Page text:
On that depth chart, put together just a few weeks after the 2004 campaign concluded, Ben Davis was listed as starting catcher and Willie Harris was listed as the second baseman. By the time that particular Hot Stove period cooled down in February 2005, A.J. Pierzynski was the man behind the plate, Tadahito Iguchi was at second and the rest was cherished World Series championship history.
"It shows you the amount of positive change you can have in one offseason," said Hahn, who was trying to illustrate that key contributors such as Scott Podsednik, Bobby Jenks and Dustin Hermanson, to name a few, also were not part of that depth chart at such an early offseason stage.
During this first offseason in charge for Hahn, with Ken Williams' highly successful 12-year run as general manager ending with him being promoted to executive vice president, there will be a number of tough calls for the organization to make. And since some of these calls involve valuable players' first foray into free agency, they represent a White Sox roster that might not take real shape for at least a couple of months.
Hahn is ready to be patient and right, as opposed to making kneejerk reactions that might not benefit the White Sox in the present or the future.
"You don't get any extra wins during the regular season for having these guys in place on Nov. 20," said Hahn in a chat with the media following Friday's press conference at the U.S. Cellular Field Conference and Learning Center. "If there's a deal to be done three days from now that makes us better, we'll do it. If it takes until December or January, as it did back in '04, with the references I made earlier about signing Iguchi and Pierzynski, so be it."
Club options are held on starting pitchers Jake Peavy and Gavin Floyd, third baseman Kevin Youkilis and right-handed hurler Brett Myers, although all four could be declined by the White Sox. The decision for the team is then whether to pursue a new deal with these veterans, potentially starting with buyouts in the case of Peavy, Youkilis and Myers, or move in a different direction as they enter free agency.
Peavy has expressed an interest in staying with the White Sox, but Hahn understands the market might make that proposition a difficult one.
"Look, there aren't a lot of free agent pitchers out there. There is a fair amount of money perhaps to be spent by other clubs, so that one's going to be a challenge," said Hahn of Peavy, who will become a first-time free agent when the White Sox pass on their $22 million option and use their $4 million buyout.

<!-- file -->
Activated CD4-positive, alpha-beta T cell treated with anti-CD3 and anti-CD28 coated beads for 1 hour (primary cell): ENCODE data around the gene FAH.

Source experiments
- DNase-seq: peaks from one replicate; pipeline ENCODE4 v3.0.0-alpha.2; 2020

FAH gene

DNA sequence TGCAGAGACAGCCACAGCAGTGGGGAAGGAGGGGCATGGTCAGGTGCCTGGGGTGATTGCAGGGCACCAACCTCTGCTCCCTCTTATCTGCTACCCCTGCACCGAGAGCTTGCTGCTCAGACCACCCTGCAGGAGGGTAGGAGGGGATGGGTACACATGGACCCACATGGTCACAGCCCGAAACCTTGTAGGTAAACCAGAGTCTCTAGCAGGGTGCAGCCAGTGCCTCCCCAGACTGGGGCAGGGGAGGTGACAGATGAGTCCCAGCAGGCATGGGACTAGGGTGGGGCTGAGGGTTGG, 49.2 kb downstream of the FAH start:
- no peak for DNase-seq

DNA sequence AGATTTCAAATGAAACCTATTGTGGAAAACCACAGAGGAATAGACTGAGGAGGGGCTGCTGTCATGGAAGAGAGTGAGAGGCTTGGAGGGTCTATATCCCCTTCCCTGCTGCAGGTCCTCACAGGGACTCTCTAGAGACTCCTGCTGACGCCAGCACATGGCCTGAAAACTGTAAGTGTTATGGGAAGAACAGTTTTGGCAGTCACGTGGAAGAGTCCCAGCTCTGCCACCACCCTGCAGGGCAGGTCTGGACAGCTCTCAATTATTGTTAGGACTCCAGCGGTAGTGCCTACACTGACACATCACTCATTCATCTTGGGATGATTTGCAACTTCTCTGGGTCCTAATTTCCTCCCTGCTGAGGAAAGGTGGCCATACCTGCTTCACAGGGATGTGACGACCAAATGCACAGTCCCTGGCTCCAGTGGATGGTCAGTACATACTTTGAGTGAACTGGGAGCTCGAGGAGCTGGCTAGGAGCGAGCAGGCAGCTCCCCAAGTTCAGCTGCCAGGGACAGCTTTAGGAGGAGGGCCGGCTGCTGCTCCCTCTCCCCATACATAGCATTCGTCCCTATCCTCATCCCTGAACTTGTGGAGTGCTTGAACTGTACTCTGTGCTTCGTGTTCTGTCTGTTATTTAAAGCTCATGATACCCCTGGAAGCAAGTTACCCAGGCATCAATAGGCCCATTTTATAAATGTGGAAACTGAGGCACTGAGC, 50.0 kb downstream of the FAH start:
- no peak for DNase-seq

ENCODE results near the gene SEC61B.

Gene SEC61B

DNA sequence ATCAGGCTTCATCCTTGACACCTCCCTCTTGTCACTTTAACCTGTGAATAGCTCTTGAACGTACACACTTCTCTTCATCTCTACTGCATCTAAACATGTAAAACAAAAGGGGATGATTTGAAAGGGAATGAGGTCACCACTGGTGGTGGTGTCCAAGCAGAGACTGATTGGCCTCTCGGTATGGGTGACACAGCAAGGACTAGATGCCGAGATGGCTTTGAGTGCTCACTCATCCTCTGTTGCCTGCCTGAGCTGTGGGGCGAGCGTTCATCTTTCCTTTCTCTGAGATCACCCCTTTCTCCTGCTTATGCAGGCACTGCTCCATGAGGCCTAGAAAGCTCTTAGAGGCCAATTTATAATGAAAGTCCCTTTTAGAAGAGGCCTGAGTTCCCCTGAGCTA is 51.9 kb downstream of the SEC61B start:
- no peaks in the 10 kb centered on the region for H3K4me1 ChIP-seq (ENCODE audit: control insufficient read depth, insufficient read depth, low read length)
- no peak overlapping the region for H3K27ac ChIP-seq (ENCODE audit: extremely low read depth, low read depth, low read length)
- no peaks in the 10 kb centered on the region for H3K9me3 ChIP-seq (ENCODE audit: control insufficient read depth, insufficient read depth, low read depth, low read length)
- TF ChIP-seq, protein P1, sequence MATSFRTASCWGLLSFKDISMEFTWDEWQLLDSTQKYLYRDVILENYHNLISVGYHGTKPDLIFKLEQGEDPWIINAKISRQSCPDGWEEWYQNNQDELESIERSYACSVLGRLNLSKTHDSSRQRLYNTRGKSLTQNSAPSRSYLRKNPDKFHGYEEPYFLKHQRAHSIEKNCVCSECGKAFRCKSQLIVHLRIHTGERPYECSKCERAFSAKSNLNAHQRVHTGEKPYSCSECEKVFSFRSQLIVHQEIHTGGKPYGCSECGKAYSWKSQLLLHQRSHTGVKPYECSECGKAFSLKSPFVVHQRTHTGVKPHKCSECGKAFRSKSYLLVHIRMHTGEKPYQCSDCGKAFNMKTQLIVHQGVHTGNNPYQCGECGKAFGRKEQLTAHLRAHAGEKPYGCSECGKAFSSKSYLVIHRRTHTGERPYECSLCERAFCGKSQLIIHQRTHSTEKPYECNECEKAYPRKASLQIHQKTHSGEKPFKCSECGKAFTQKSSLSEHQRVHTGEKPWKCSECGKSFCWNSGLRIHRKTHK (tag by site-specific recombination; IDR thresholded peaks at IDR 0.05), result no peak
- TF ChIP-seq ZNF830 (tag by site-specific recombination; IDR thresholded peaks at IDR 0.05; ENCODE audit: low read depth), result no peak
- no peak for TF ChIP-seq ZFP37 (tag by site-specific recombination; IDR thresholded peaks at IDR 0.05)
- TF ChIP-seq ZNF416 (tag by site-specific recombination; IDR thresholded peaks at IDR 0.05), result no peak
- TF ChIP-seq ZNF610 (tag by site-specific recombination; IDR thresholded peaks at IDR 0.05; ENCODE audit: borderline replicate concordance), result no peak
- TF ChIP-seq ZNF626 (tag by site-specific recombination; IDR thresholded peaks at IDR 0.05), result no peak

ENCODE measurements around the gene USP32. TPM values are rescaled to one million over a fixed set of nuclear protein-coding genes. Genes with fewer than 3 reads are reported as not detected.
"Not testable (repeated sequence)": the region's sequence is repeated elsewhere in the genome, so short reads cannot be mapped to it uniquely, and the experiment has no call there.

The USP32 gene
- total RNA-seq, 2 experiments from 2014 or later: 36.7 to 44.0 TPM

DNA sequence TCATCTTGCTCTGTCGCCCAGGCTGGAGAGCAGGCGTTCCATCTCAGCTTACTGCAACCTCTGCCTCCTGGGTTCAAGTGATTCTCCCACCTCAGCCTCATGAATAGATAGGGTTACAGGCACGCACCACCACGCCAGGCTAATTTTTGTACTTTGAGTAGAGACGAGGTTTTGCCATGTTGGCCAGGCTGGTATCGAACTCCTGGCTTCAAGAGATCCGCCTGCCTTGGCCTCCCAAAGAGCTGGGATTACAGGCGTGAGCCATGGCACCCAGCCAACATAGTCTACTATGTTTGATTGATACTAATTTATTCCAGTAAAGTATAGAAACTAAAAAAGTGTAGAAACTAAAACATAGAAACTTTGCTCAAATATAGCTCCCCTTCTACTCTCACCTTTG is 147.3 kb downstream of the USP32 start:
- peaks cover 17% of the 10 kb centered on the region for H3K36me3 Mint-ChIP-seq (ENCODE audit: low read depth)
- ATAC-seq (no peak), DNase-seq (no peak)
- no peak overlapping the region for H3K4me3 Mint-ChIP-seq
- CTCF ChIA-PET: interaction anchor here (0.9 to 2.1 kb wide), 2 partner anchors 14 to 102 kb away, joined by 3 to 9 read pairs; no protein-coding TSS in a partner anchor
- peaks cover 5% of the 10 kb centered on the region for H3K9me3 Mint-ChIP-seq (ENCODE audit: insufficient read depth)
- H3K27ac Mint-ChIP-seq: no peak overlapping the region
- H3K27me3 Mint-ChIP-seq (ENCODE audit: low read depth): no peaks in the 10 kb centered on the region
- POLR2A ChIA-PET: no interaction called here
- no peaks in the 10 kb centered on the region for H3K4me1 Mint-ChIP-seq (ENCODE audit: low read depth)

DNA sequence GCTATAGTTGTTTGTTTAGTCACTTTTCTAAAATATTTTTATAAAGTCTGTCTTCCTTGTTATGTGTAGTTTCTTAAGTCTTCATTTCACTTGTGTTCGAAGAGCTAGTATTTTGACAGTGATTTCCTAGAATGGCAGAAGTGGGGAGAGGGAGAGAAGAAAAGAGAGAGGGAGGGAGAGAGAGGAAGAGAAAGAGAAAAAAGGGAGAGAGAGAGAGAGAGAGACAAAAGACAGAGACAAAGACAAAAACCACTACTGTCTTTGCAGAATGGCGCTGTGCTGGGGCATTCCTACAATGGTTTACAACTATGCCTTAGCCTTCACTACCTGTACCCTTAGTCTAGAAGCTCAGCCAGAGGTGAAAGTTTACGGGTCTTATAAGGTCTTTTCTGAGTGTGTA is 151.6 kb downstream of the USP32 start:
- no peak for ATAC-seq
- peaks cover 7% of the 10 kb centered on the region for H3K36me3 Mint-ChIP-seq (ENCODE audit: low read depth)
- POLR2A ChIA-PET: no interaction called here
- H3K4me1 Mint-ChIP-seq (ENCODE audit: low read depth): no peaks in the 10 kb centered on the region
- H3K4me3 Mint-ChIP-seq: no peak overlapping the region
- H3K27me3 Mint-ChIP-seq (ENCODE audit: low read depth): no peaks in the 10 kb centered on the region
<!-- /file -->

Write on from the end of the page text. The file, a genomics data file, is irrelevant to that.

"Pitchers get paid a significant amount and Jake, given his track record, and him answering questions about his health, he is going to be a popular guy," Hahn continued. "We've had good talks already, honest conversations. Jake's preference is to be back in Chicago, but there might come opportunities elsewhere where it doesn't make sense for us to chase."
Pierzynski presents another tough choice for Hahn and the White Sox. Completing his eighth year with the team, Pierzynski has become an organizational staple and is coming off his best season with the bat. The White Sox could choose to let him go and move toward Tyler Flowers, who is recovering from a fracture in his left hand suffered when he was hit by a Chris Perez pitch in the season's final series.
"I try not to handicap these things," said Hahn of Pierzynski's chances to return. "We've had A.J. here for eight years, and he's been a fantastic member of the organization for every minute of it.
"We've signed him to three multiyear deals and two years ago at this time there was a thick level of pessimism about him coming back. I talked to [Pierzynski's representative] Steve Hilliard last week and it was a good dialogue. We'll stay in touch. Until he gets out there and sees what his market is and we explore alternatives and other ways to spend our money, it's impossible to handicap."
These are all part of the ongoing challenges facing Hahn in assembling a team, a team Hahn wants to be no less than a prime American League Central contender.